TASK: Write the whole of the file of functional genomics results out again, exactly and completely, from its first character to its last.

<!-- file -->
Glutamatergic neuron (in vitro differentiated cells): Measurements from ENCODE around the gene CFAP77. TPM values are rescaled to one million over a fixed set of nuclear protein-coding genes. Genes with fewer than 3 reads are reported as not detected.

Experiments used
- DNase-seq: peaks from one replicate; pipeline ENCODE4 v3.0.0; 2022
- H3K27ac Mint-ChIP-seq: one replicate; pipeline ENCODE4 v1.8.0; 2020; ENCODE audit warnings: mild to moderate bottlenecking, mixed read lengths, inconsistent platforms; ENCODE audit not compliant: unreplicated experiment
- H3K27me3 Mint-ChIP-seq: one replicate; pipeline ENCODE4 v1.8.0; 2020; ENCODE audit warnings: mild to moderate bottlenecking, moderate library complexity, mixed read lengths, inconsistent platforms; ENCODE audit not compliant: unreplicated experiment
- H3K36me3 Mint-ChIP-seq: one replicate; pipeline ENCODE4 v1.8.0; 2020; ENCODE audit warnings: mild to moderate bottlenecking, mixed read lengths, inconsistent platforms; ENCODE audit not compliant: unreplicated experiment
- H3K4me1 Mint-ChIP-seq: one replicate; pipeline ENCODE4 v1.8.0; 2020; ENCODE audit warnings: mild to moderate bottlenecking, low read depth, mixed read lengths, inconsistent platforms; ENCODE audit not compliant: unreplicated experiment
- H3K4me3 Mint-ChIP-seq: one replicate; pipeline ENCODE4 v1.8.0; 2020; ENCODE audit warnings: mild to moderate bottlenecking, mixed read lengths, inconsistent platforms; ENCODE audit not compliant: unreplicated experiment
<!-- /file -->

Glutamatergic neuron (in vitro differentiated cells): Measurements from ENCODE around the gene CFAP77. TPM values are rescaled to one million over a fixed set of nuclear protein-coding genes. Genes with fewer than 3 reads are reported as not detected.

Experiments used
- DNase-seq: peaks from one replicate; pipeline ENCODE4 v3.0.0; 2022
- H3K27ac Mint-ChIP-seq: one replicate; pipeline ENCODE4 v1.8.0; 2020; ENCODE audit warnings: mild to moderate bottlenecking, mixed read lengths, inconsistent platforms; ENCODE audit not compliant: unreplicated experiment
- H3K27me3 Mint-ChIP-seq: one replicate; pipeline ENCODE4 v1.8.0; 2020; ENCODE audit warnings: mild to moderate bottlenecking, moderate library complexity, mixed read lengths, inconsistent platforms; ENCODE audit not compliant: unreplicated experiment
- H3K36me3 Mint-ChIP-seq: one replicate; pipeline ENCODE4 v1.8.0; 2020; ENCODE audit warnings: mild to moderate bottlenecking, mixed read lengths, inconsistent platforms; ENCODE audit not compliant: unreplicated experiment
- H3K4me1 Mint-ChIP-seq: one replicate; pipeline ENCODE4 v1.8.0; 2020; ENCODE audit warnings: mild to moderate bottlenecking, low read depth, mixed read lengths, inconsistent platforms; ENCODE audit not compliant: unreplicated experiment
- H3K4me3 Mint-ChIP-seq: one replicate; pipeline ENCODE4 v1.8.0; 2020; ENCODE audit warnings: mild to moderate bottlenecking, mixed read lengths, inconsistent platforms; ENCODE audit not compliant: unreplicated experiment